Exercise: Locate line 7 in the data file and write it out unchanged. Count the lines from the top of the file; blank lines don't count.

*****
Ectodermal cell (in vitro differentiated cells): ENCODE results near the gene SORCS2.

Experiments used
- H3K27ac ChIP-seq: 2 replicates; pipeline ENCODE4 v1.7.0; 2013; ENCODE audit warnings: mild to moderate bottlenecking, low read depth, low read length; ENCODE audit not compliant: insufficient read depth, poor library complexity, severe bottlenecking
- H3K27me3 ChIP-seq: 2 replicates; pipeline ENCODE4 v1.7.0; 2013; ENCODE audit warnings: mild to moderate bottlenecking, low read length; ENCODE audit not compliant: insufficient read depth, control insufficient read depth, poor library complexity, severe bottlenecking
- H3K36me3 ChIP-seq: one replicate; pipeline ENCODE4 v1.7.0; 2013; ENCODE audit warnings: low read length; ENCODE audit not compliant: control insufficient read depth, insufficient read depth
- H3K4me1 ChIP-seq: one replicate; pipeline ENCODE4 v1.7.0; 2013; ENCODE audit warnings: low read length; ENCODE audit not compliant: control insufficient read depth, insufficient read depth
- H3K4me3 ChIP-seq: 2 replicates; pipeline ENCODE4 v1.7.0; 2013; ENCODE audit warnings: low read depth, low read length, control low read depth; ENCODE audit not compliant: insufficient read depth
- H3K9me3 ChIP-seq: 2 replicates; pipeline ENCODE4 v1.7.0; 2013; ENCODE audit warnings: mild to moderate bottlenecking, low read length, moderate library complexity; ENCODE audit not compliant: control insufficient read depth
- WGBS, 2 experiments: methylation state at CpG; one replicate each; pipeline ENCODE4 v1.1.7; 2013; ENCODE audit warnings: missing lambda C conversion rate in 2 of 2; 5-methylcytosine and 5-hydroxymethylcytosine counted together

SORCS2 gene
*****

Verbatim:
- H3K4me3 ChIP-seq: 2 replicates; pipeline ENCODE4 v1.7.0; 2013; ENCODE audit warnings: low read depth, low read length, control low read depth; ENCODE audit not compliant: insufficient read depth